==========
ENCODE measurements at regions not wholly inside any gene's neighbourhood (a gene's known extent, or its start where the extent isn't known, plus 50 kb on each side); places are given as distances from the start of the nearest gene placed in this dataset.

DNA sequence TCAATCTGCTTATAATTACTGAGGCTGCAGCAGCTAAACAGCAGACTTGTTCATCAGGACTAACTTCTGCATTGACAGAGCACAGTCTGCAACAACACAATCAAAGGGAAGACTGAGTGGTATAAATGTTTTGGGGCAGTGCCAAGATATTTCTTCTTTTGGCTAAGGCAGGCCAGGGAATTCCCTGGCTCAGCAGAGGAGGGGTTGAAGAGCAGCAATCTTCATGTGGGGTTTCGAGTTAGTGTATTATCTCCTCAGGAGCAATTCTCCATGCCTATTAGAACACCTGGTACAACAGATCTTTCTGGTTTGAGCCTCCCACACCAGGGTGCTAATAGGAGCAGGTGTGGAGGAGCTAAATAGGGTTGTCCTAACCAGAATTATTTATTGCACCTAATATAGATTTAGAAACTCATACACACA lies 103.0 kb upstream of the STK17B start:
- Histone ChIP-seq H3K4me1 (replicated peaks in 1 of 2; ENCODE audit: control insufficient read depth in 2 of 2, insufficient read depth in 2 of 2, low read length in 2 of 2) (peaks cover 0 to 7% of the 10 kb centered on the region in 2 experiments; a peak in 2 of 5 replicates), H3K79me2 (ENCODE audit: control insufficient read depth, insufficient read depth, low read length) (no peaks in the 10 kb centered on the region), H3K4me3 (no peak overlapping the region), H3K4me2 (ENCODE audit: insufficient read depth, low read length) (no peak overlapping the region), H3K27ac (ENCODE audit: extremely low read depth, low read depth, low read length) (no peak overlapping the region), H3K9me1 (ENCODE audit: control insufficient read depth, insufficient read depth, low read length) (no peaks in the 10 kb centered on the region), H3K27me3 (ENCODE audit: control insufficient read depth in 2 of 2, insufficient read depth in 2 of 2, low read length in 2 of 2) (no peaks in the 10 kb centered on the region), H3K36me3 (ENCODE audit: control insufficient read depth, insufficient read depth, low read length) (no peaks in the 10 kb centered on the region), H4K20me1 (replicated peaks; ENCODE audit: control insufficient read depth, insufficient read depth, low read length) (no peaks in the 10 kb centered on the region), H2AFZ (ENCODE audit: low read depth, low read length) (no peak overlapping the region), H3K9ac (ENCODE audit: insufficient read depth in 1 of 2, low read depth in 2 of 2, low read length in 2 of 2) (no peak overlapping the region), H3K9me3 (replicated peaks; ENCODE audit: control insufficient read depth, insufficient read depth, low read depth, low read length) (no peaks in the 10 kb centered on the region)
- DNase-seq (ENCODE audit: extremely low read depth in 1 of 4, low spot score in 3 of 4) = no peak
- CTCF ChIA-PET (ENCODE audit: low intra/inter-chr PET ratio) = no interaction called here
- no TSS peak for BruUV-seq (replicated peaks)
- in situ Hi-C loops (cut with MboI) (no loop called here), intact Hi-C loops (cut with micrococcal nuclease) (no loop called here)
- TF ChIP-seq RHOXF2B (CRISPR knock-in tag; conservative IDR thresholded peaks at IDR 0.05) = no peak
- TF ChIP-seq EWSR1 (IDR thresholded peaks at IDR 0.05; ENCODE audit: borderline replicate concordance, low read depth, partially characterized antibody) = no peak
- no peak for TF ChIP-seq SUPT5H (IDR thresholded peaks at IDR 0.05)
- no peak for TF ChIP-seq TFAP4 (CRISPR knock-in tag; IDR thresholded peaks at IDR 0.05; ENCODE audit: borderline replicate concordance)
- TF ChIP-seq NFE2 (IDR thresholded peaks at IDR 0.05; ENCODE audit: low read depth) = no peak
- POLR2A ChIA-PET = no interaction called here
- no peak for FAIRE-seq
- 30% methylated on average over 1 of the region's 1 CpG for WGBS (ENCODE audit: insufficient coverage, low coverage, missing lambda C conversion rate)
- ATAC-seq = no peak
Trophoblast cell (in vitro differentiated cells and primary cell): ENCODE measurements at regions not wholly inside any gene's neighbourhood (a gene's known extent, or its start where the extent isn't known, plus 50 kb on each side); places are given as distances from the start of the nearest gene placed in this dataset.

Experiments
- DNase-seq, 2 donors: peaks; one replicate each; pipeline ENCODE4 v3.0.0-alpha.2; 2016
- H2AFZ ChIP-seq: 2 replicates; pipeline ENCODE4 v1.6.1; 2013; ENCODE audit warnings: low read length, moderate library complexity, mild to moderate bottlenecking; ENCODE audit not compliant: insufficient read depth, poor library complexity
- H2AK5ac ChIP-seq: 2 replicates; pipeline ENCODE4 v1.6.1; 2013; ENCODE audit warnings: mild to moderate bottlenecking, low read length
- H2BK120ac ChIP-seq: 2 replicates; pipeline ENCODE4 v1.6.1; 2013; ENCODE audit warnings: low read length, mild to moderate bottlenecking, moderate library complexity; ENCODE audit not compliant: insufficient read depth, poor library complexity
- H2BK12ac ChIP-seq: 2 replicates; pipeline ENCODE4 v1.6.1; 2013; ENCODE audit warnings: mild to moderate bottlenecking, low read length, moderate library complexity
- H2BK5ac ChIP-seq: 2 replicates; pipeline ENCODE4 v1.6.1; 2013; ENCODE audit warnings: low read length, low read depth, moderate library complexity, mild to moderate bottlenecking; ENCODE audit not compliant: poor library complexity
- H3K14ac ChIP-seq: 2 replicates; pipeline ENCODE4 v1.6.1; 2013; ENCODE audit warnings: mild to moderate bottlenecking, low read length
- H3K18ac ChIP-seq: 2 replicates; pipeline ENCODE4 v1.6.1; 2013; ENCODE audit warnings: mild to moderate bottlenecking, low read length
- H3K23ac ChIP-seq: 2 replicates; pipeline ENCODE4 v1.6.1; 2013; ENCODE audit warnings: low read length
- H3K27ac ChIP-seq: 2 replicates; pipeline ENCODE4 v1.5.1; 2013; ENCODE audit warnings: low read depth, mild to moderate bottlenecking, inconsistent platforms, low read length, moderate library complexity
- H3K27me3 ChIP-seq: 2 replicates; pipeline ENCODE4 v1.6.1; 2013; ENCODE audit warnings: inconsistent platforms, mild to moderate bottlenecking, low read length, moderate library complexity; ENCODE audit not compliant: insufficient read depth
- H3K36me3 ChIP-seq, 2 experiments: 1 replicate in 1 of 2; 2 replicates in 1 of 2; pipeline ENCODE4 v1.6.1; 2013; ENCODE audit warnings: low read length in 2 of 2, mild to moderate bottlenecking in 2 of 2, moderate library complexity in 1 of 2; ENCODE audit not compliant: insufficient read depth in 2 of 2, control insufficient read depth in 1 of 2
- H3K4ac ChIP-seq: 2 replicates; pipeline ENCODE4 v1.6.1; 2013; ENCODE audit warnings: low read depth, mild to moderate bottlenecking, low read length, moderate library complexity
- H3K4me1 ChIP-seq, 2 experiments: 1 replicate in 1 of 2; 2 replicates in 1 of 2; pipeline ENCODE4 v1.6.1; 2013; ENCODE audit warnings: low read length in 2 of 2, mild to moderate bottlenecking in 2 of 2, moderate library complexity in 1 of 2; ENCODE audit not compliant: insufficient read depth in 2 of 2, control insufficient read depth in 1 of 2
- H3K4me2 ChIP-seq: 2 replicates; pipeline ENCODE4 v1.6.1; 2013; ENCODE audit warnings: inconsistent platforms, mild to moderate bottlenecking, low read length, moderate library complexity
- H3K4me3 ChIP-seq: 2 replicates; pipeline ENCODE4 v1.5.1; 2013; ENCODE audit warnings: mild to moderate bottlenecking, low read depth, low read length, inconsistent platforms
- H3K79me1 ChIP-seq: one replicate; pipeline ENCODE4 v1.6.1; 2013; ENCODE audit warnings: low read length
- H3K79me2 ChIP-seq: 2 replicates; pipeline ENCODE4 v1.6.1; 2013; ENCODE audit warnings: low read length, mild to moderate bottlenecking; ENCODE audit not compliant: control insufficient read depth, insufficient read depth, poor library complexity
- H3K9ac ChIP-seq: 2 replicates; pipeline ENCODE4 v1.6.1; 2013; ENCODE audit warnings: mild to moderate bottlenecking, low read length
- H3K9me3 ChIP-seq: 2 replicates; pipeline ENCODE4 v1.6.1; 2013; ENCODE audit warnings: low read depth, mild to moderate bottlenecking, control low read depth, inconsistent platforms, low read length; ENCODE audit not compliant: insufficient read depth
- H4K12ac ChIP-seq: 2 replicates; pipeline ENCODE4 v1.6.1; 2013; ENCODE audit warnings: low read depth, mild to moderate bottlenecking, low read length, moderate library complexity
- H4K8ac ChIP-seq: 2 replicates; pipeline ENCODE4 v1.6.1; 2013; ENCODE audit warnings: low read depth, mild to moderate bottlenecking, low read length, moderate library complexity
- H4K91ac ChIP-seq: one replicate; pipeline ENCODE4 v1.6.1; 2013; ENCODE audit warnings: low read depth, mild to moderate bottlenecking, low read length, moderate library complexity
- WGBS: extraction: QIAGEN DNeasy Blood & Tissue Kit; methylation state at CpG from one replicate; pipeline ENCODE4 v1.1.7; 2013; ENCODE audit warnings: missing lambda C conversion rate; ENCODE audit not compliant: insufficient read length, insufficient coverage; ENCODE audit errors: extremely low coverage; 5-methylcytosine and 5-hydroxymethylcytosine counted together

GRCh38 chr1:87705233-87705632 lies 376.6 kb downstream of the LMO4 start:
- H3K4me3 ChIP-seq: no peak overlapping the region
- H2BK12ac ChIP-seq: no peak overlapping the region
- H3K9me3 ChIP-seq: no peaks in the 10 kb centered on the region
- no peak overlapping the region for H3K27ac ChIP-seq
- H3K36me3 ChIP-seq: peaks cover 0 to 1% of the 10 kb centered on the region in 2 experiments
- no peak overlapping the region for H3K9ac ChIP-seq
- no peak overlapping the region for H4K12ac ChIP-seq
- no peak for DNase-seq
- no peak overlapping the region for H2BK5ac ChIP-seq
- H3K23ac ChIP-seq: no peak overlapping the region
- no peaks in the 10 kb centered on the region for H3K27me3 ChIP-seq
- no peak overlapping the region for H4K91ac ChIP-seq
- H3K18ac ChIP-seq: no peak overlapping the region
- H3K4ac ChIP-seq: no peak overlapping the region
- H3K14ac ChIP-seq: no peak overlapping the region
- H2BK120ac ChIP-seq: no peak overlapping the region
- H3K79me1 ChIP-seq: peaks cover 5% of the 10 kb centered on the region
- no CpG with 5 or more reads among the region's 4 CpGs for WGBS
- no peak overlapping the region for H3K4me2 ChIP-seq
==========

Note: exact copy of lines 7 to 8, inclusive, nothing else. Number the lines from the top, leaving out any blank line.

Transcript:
- in situ Hi-C loops (cut with MboI) (no loop called here), intact Hi-C loops (cut with micrococcal nuclease) (no loop called here)
- TF ChIP-seq RHOXF2B (CRISPR knock-in tag; conservative IDR thresholded peaks at IDR 0.05) = no peak